OS_ch08_F07 - I.-C. Lin, Assistant Professor. Textbook:...

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I.-C. Lin, Assistant Professor. Textbook: Operating System Principles 7ed CHAPTER 8: MEMORY MANAGEMENT
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hapter 8: Memory Management Chapter 8: ackground ± Background ± Swapping ± Contiguous Memory Allocation ging ± Paging ± Structure of the Page Table ± Segmentation ± Example: The Intel Pentium
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ackground Background rogram m st be bro ght into memor and placed within a ± Program must be brought into memory and placed within a process for it to be run ± Input queue collection of processes on the disk that are aiting to be brought into memory to run the program waiting to be brought into memory to run the program ser programs go through several steps before being run ± User programs go through several steps before being run
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inding of Instructions and Data to Memory Binding of Instructions and Data to Memory ddress binding of instructions and data to memory addresses can ± Address binding of instructions and data to memory addresses can happen at three different stages ompile time ± Compile time : ² If memory location known a priori, absolute code can be generated; must recompile code if starting location changes ± Load time : ² Must generate relocatable code if memory location is not known at compile time ± Execution time : ² Binding delayed until run time if the process can be moved during its execution from one memory segment to another. Need hardware support for address maps (e.g., base and limit registers ).
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ultistep Processing of a User Program Multistep Processing of a User Program
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gical vs. Physical Address Space Logical vs. Physical Address Space e concept of a logical ddress space at is bound to a separate ± The concept of a logical address space that is bound to a separate physical address space is central to proper memory management ± Logical address generated by the CPU; also referred to as virtual address g gy ; ± Physical address address seen by the memory unit ± Logical and physical addresses are the same in compile-time and load-time address-binding schemes. ± Logical (virtual) and physical addresses differ in execution-time address-binding scheme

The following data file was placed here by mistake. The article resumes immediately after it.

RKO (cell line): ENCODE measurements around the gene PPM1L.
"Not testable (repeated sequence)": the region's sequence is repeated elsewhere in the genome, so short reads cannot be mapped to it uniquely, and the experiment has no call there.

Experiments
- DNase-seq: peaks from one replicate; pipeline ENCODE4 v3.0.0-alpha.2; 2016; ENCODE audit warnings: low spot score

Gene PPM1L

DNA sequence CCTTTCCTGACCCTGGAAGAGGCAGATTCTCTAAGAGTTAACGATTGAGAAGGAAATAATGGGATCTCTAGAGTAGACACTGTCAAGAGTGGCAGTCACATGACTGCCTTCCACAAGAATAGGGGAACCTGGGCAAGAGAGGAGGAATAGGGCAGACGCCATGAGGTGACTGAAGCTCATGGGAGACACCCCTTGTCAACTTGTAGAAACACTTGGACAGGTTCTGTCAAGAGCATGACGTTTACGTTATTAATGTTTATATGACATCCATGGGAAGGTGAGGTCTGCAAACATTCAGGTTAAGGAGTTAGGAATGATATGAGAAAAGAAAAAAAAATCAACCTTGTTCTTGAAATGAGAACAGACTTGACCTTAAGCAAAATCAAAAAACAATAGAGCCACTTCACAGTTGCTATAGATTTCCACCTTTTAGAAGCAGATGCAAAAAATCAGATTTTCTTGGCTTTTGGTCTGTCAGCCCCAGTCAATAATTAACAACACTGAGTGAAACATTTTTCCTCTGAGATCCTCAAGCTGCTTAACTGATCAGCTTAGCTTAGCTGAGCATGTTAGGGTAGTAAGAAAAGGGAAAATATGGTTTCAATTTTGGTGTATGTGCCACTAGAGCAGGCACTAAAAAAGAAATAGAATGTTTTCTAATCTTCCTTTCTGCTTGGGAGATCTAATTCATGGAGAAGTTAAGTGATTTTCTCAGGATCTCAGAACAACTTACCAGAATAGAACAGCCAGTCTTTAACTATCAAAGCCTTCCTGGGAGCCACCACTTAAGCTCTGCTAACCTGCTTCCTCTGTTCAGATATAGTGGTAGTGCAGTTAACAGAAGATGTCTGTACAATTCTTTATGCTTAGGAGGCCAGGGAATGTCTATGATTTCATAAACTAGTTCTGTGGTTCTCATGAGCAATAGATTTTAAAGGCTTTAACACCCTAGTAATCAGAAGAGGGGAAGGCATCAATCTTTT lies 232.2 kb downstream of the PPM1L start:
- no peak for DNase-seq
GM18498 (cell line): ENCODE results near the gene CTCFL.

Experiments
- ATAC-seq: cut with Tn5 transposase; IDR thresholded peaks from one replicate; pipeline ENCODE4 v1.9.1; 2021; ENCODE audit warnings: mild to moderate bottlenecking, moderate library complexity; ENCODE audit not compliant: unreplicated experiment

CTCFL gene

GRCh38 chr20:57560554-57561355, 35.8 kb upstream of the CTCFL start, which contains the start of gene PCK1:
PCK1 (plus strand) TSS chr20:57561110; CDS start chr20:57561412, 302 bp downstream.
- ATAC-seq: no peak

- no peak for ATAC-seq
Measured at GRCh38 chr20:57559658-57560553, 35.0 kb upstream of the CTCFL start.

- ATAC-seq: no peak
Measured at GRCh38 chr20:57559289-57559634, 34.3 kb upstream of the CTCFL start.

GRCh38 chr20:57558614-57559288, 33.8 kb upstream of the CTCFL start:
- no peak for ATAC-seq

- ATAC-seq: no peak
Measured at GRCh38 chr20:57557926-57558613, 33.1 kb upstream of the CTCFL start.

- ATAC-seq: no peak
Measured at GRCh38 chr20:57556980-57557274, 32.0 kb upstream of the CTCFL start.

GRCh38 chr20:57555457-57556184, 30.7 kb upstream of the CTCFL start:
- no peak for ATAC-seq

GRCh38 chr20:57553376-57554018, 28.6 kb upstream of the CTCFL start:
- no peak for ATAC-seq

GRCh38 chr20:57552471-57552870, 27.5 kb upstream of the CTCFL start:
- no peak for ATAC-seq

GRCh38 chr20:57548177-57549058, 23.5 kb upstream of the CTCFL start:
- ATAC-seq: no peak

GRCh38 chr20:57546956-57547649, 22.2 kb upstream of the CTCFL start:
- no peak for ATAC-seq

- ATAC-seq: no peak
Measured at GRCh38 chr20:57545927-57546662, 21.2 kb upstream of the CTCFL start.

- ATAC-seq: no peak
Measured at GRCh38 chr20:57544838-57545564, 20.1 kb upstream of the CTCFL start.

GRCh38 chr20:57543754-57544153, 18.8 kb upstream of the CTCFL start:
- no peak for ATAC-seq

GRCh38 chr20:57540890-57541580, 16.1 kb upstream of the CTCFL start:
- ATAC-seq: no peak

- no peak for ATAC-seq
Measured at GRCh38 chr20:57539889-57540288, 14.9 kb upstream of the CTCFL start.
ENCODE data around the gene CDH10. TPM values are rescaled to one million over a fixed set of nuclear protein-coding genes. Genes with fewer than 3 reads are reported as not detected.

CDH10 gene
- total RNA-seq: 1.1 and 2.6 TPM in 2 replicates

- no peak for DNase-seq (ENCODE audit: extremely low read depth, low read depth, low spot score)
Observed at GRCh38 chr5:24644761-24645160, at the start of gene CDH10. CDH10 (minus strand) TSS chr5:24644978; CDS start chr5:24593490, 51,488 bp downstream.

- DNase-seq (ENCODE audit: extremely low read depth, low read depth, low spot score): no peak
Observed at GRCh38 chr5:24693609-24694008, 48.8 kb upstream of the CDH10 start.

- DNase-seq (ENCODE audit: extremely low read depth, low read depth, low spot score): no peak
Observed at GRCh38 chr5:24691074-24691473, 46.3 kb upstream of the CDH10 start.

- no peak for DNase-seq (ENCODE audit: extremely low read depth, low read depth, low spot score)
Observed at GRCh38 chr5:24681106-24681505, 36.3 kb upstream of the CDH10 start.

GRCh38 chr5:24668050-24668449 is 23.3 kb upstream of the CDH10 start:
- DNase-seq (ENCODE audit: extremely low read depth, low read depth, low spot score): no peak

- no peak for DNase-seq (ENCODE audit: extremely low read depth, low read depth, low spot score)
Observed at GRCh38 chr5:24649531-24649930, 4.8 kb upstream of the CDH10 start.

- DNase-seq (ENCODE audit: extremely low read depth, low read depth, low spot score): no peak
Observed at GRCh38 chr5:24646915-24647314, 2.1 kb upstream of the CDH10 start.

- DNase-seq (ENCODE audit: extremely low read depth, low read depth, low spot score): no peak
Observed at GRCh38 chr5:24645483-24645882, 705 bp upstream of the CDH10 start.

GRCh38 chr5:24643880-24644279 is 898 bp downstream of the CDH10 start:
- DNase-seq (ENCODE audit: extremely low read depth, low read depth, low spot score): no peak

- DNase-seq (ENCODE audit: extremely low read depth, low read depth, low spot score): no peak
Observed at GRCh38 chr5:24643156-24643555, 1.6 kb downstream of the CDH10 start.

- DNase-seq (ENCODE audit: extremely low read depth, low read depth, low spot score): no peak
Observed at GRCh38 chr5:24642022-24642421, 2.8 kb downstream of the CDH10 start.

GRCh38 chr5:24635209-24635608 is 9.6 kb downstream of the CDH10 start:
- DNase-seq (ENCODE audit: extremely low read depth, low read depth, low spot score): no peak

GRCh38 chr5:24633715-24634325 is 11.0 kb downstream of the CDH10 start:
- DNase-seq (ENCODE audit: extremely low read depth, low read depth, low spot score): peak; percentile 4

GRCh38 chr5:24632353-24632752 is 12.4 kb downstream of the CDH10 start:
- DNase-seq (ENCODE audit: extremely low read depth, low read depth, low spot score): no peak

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emory- anagement Unit ( MU Memory Management Unit ( MMU ) ardware device that maps virtual to physical address ± Hardware device that maps virtual to physical address MMU scheme the value in the relocation register is added to ± In MMU scheme, the value in the relocation register is added to every address generated by a user process at the time it is sent to memory ± The user program deals with logical addresses; it never sees the real physical addresses
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Dynamic relocation using a relocation register
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ynamic Loading Dynamic Loading routine not loaded until it is called ± A routine is not loaded until it is called t t tili ti d ti i ± Better memory-space utilization; unused routine is never loaded ± Useful when large amounts of code are needed to handle frequently occurring cases infrequently occurring cases o special support from the operating system is required ± No special support from the operating system is required ± Implemented through program design
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OS_ch08_F07 - I.-C. Lin, Assistant Professor. Textbook:...

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